Predicting the future can be fun.
We love speculating about what is going to happen next — say, who is going to win the NBA title, or who will win the presidential election, or who will win the Sunday Million 14th Anniversary on March 22 — then waiting to see if we were right.
A different, though somewhat analogous exercise is to try to reimagine the past. Poker players in particular are good at this sort of thing, especially after an opponent hits a two-outer to knock them from a tournament.
As the big Sunday Million draws near, we at the PokerStars Blog found ourselves engaging in this type of “what if?” thinking, wondering what the tournament might have been like had it run 50 years ago.
But wait… the Sunday Million is an online tournament, right? Indeed, through its long history PokerStars’ “Milly” has been not only a signature tournament for an online poker site, but the most famous regular tournament in the history of online poker. And that history only goes back a little over two decades, not even close to 50 years.
There are certain elements of the tournament we have to set aside, then, in order to proceed. It would have to be played live, not online. Nor could it allow players from dozens of countries all around the globe to play against each other from the comfort of their own homes. They’d all have to go somewhere, pony up a buy-in, and play face-to-face.
We’ll imagine the tournament happening in United States, as that’s where poker would have been the most popular in 1970. We’ll also imagine the players congregating in Nevada somewhere, most likely in Las Vegas. After all, in 1970 that was the only place in the U.S. where gambling was legal, as Atlantic City was still a few years away from legalizing casinos (and many years more before poker was made legal).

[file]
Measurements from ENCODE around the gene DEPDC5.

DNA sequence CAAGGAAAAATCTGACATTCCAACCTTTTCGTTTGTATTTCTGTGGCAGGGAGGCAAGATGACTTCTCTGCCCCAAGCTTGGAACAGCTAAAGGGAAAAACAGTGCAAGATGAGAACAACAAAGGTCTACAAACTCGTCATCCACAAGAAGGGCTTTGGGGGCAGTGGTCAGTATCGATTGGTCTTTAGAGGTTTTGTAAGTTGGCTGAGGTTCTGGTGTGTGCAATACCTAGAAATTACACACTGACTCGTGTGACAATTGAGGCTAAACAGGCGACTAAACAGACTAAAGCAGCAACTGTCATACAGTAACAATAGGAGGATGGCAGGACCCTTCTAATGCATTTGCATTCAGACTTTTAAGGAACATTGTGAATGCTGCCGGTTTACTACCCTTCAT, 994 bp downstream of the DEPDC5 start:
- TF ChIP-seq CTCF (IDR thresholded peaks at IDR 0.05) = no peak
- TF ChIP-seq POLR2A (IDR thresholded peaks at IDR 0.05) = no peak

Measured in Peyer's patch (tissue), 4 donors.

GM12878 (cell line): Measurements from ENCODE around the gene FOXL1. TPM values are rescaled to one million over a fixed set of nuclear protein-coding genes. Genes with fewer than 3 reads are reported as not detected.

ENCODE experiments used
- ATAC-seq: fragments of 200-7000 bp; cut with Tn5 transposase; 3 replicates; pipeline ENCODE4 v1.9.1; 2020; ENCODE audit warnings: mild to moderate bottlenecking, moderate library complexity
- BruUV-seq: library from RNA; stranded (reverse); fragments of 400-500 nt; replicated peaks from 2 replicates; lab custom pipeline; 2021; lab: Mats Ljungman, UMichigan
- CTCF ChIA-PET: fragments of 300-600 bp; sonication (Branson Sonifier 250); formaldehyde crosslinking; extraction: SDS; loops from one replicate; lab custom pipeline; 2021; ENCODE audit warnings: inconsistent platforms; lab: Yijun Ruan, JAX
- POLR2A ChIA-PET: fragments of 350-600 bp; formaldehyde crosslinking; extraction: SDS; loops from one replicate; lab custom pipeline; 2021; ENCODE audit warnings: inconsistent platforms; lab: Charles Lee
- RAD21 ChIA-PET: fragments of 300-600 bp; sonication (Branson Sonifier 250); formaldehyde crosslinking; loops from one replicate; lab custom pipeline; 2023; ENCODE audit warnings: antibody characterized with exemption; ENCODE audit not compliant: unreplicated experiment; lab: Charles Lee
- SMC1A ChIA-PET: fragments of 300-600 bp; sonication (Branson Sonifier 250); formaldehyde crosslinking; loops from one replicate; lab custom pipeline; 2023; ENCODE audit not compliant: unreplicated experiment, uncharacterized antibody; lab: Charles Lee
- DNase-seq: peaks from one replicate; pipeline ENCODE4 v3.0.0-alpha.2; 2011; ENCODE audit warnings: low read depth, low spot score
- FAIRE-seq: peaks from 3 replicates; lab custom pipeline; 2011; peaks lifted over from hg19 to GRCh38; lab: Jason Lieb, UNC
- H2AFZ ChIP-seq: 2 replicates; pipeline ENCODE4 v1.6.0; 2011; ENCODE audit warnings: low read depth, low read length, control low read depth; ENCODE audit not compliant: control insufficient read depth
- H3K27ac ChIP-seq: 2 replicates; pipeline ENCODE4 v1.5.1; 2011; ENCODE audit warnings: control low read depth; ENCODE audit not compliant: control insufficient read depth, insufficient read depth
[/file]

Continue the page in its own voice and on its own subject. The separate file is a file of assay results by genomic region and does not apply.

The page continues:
Speaking of that buy-in, what would it be in 1970?
The Sunday Million 14th Anniversary will cost $215 to play, with a guaranteed prize pool of $12.5 million. As we all know, inflation has made the dollar worth less over time, relatively speaking.
Estimates vary, but most who study such things will tell you a 1970 dollar could buy you close to seven times as much as a 2020 dollar can. That would make an equivalent buy-in a little more than $30 to play the 1970 Sunday Million.
But wait… it’s called the Sunday Million, right? The Sunday Million got its name from the fact that it sported at least a $1 million prize pool. In our thought experiment, then, if the 1970 Sunday Million had a $1 million prize pool, that would be worth about $6.8 million or so today!
Hmm… let’s see… if the buy-in were just $30, that would require 33,334 players to enter to make a $1 million prize pool. That ain’t happening in 1970… nor in 2020, for that matter. If an event that large were to happen today, it would probably require starting flights at multiple casinos, all ultimately coming together at the Rio or some other convention center, perhaps, to complete.
Maybe we should set aside talk of buy-ins and prizes. We’ll just say it would have featured a buy-in that for players would have made it worth their while, and featured a prize (and prestige) that also would have made it worth battling over.